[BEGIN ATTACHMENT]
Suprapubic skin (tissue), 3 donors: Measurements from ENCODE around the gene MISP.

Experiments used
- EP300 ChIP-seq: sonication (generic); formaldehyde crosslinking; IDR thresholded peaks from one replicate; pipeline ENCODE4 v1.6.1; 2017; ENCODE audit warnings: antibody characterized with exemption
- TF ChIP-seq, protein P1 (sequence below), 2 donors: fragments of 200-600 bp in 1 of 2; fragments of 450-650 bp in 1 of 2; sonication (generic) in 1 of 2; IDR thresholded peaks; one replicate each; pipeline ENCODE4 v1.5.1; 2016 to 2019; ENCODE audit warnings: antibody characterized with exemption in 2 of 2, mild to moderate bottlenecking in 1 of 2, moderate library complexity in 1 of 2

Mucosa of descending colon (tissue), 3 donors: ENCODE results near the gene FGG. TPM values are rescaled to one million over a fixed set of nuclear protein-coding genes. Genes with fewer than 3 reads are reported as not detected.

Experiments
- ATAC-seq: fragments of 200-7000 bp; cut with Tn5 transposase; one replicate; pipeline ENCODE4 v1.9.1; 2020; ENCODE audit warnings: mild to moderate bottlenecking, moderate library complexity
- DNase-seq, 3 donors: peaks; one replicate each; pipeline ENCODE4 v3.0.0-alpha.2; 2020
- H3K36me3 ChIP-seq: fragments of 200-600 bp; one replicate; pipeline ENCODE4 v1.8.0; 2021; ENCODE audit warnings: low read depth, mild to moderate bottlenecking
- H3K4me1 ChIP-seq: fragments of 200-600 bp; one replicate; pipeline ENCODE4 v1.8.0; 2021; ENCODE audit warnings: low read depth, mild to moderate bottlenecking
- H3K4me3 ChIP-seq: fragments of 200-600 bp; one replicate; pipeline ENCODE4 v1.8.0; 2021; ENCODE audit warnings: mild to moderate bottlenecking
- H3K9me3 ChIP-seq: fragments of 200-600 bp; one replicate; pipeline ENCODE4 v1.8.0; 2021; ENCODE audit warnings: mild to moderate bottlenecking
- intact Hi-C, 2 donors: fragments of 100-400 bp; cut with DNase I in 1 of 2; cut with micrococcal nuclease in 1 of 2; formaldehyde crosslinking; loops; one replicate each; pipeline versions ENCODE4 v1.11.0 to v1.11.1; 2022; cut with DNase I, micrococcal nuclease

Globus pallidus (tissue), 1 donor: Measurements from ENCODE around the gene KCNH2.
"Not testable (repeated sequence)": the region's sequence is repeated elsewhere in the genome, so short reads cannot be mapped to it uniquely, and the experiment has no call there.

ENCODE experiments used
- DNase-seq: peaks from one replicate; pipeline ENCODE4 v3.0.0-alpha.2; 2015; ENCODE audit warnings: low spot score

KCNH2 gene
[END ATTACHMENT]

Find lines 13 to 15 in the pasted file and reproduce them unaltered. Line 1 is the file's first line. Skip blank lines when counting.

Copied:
- intact Hi-C, 2 donors: fragments of 100-400 bp; cut with DNase I in 1 of 2; cut with micrococcal nuclease in 1 of 2; formaldehyde crosslinking; loops; one replicate each; pipeline versions ENCODE4 v1.11.0 to v1.11.1; 2022; cut with DNase I, micrococcal nuclease

Globus pallidus (tissue), 1 donor: Measurements from ENCODE around the gene KCNH2.
"Not testable (repeated sequence)": the region's sequence is repeated elsewhere in the genome, so short reads cannot be mapped to it uniquely, and the experiment has no call there.